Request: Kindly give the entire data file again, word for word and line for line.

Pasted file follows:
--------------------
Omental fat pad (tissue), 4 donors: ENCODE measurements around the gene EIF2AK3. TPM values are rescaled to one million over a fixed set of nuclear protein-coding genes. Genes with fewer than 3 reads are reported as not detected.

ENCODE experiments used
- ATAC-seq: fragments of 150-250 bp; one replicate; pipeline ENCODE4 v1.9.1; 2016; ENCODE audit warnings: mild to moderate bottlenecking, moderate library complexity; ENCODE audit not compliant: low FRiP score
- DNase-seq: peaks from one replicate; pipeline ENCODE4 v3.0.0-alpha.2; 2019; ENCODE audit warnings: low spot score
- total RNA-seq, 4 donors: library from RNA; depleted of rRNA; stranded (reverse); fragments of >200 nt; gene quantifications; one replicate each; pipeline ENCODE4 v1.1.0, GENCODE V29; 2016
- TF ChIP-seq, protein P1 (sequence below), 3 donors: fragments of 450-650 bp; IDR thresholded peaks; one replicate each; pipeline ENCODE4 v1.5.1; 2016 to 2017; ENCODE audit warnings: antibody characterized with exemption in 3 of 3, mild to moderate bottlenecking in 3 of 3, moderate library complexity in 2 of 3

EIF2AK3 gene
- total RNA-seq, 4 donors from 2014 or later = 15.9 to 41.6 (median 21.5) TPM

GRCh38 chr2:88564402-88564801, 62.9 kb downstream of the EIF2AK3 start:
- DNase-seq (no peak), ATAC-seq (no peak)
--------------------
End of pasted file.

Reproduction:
Omental fat pad (tissue), 4 donors: ENCODE measurements around the gene EIF2AK3. TPM values are rescaled to one million over a fixed set of nuclear protein-coding genes. Genes with fewer than 3 reads are reported as not detected.

ENCODE experiments used
- ATAC-seq: fragments of 150-250 bp; one replicate; pipeline ENCODE4 v1.9.1; 2016; ENCODE audit warnings: mild to moderate bottlenecking, moderate library complexity; ENCODE audit not compliant: low FRiP score
- DNase-seq: peaks from one replicate; pipeline ENCODE4 v3.0.0-alpha.2; 2019; ENCODE audit warnings: low spot score
- total RNA-seq, 4 donors: library from RNA; depleted of rRNA; stranded (reverse); fragments of >200 nt; gene quantifications; one replicate each; pipeline ENCODE4 v1.1.0, GENCODE V29; 2016
- TF ChIP-seq, protein P1 (sequence below), 3 donors: fragments of 450-650 bp; IDR thresholded peaks; one replicate each; pipeline ENCODE4 v1.5.1; 2016 to 2017; ENCODE audit warnings: antibody characterized with exemption in 3 of 3, mild to moderate bottlenecking in 3 of 3, moderate library complexity in 2 of 3

EIF2AK3 gene
- total RNA-seq, 4 donors from 2014 or later = 15.9 to 41.6 (median 21.5) TPM

GRCh38 chr2:88564402-88564801, 62.9 kb downstream of the EIF2AK3 start:
- DNase-seq (no peak), ATAC-seq (no peak)